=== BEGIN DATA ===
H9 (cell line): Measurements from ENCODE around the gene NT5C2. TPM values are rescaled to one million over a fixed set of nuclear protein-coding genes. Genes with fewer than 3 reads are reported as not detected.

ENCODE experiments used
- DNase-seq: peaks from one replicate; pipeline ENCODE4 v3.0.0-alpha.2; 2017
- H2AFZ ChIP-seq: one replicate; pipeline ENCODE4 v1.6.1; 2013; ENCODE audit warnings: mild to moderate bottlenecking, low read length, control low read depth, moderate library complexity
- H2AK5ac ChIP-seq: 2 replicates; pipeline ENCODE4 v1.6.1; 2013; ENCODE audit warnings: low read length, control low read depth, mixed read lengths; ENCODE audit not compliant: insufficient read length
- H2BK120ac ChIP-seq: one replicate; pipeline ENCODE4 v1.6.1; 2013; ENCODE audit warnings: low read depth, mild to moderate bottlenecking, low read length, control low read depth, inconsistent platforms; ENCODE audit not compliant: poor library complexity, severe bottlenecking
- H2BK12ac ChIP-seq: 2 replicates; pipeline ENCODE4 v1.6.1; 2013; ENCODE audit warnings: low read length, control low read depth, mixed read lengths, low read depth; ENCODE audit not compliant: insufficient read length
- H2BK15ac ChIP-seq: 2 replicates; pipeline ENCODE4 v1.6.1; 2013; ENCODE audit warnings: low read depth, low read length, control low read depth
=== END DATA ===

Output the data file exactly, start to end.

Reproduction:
H9 (cell line): Measurements from ENCODE around the gene NT5C2. TPM values are rescaled to one million over a fixed set of nuclear protein-coding genes. Genes with fewer than 3 reads are reported as not detected.

ENCODE experiments used
- DNase-seq: peaks from one replicate; pipeline ENCODE4 v3.0.0-alpha.2; 2017
- H2AFZ ChIP-seq: one replicate; pipeline ENCODE4 v1.6.1; 2013; ENCODE audit warnings: mild to moderate bottlenecking, low read length, control low read depth, moderate library complexity
- H2AK5ac ChIP-seq: 2 replicates; pipeline ENCODE4 v1.6.1; 2013; ENCODE audit warnings: low read length, control low read depth, mixed read lengths; ENCODE audit not compliant: insufficient read length
- H2BK120ac ChIP-seq: one replicate; pipeline ENCODE4 v1.6.1; 2013; ENCODE audit warnings: low read depth, mild to moderate bottlenecking, low read length, control low read depth, inconsistent platforms; ENCODE audit not compliant: poor library complexity, severe bottlenecking
- H2BK12ac ChIP-seq: 2 replicates; pipeline ENCODE4 v1.6.1; 2013; ENCODE audit warnings: low read length, control low read depth, mixed read lengths, low read depth; ENCODE audit not compliant: insufficient read length
- H2BK15ac ChIP-seq: 2 replicates; pipeline ENCODE4 v1.6.1; 2013; ENCODE audit warnings: low read depth, low read length, control low read depth